The case of the conviction (although not yet final) of former MP Dominik Feri for rape is unprecedented in Czech post-war politics. It is something that has broken another boundary. Unfortunately, in the worst way we could imagine. It shows not only the failure of Feri himself, but also the naivety with which his former party TOP 09 and also mostly young voters approached him.
“Elected figures are in our ranking not because of the strength of their office, but because of the way they shape their countries and the European Union and how they will ‘shape the European debate’.” Thus, at the end of 2018, the Politico server, which is widely quoted in the world, justified its decision to include the then TOP 09 MP Dominik Feri in its list of 28 personalities from 28 countries, who are said to be worth watching carefully in the coming years. But when you look at this ranking year by year, you realize how tricky it is to take into account something as dubious as Politico’s production in this case. Politics is a long shot, and projecting someone’s success ahead just because he is young and has a million followers on Instagram, as was the case with Feri, is at least imprudent. After all, his political career is over. Now he has been convicted, so far without jurisdiction, of two rapes and one attempted rape. The Feri case therefore not only points to the often naive approach of voters to the choice of politicians, but also to the trends that control the current public discussion and the formation of opinions and attitudes. These are often not based on any deeper knowledge and experience, but on how someone presents himself in public, especially on social networks. But as an old Chinese proverb says – “to speak well is not to be good”.
It is not the first time and it is not the last time that a Czech politician has been accused of a criminal offense and convicted. But it is unprecedented in the times of Czech independence, what Dominik Feri was tried for, because it refers to the time when he was active as a politician. However, his actions are not related to the fact that it would significantly influence the operation of Czech politics itself. It is mainly related to the fact that an immature person got into the exposed position, a person whose fame has obviously gone to his head, and above all a proud person. Pride also means haughtiness, conceitedness or impudence. Feri presented himself with all this during the trial. Christianity, from whose roots our civilization grew, names pride as the first of the seven deadly sins. According to the old interpretations, the main sin is the source of other sins. And the demon associated with pride is Lucifer. Although ex-Envoy Feri is not Lucifer, we would add a lot of importance to him, but his lack of humility seems inherent to him.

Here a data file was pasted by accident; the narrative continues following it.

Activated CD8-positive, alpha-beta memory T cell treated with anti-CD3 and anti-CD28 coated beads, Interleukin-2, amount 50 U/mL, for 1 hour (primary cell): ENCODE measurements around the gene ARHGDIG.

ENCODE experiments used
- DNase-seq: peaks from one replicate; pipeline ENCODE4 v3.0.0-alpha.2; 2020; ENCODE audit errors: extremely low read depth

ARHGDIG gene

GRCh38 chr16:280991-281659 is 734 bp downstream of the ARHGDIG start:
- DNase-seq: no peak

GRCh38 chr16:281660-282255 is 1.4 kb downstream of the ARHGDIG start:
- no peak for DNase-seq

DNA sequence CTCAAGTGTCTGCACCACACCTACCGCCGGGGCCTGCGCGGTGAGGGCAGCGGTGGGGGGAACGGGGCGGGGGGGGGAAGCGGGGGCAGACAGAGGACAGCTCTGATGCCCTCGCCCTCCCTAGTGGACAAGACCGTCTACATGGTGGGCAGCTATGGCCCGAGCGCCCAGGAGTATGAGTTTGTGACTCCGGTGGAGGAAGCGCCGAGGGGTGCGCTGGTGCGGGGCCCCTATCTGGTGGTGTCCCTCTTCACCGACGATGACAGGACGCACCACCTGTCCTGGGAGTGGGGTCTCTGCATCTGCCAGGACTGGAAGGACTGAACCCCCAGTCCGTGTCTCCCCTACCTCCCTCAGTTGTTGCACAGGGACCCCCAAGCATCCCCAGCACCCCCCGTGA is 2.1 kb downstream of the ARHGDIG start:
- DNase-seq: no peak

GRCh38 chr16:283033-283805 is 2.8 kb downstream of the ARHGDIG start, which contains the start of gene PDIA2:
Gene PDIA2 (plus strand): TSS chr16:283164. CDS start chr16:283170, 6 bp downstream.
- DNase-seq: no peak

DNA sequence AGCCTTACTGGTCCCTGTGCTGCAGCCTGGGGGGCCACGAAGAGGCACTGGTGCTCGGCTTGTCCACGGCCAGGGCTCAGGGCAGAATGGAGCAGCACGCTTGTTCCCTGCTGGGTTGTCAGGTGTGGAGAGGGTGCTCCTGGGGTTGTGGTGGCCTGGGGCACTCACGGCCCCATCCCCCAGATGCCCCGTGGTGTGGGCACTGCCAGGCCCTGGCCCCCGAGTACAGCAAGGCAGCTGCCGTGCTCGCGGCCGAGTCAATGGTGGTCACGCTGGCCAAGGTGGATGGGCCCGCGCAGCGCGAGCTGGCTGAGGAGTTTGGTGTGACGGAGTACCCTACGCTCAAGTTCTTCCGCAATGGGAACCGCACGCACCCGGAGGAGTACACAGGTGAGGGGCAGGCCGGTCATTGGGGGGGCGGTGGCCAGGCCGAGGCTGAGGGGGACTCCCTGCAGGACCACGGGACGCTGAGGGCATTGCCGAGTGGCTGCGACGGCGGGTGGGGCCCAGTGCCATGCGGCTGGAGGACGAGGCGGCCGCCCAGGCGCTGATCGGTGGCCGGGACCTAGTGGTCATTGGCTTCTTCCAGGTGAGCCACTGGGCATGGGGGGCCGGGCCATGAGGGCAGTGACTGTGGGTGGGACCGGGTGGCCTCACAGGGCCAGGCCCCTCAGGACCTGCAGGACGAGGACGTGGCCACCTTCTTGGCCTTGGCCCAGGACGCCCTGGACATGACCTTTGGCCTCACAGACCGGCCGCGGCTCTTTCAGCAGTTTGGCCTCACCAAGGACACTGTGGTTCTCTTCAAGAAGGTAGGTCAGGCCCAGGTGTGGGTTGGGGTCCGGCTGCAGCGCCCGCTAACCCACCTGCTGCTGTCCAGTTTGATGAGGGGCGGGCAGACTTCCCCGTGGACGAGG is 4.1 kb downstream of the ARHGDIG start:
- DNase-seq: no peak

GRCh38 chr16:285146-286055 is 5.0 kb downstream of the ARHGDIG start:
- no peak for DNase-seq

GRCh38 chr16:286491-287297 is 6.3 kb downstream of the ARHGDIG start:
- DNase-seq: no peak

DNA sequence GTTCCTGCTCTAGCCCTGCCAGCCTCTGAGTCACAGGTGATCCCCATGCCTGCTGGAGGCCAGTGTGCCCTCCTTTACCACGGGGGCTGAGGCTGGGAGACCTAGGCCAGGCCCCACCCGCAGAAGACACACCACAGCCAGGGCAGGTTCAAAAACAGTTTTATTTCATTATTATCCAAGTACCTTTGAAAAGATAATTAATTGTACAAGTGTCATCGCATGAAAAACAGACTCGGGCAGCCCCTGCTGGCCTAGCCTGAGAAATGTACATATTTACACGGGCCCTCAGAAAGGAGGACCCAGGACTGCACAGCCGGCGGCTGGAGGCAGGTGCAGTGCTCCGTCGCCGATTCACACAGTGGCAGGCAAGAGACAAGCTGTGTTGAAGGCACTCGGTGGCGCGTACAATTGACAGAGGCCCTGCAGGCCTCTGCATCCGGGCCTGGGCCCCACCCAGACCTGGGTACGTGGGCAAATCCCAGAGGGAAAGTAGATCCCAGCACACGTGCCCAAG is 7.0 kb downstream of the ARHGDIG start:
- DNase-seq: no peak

My colleague, commentator Bohumil Pečinka, who is one of the greatest experts on Czech politics and its background, paraphrased the Feri case as follows: “It’s a case of a rock and roll musician who shot up too quickly. It didn’t have much to do with politics.’
And that is one of the reasons why voters should not be fooled by a superficial view of those we elect to important positions. For example, Stanislav Gross became Czech Prime Minister in August 2004. A person completely unfit to hold the post of prime minister. He also shot all the way up and then staggered from one cause to another until he had to resign. President Petr Pavel was then elected mainly because the majority of voters had had enough of Miloš Zeman’s unacceptable practices and decided to go “outside politics”. Understandable, but somewhat naive. It shows today. Pavel seems dignified, but in some of his actions it can be seen that he sometimes struggles with politics rather than interacting with it. The hopes and aspirations of millions of people have been put into it regardless of what is required of such a function. The same thing happened in the case of Dominik Feri.
Feri was also associated with a ferocious effort to influence things with a young, fresh breeze, of which he himself made a storm on social networks. He fell narcissistically in love with this idea. He felt important, and he applied this in a completely inappropriate way in his private life. Which eventually, like his political career, collapsed.
The court will definitively decide on Dominik Feri’s guilt or innocence. But another Chinese proverb applies to his fate: “If you know where to stop and stop there, you will never be dishonored”.
He didn’t stop…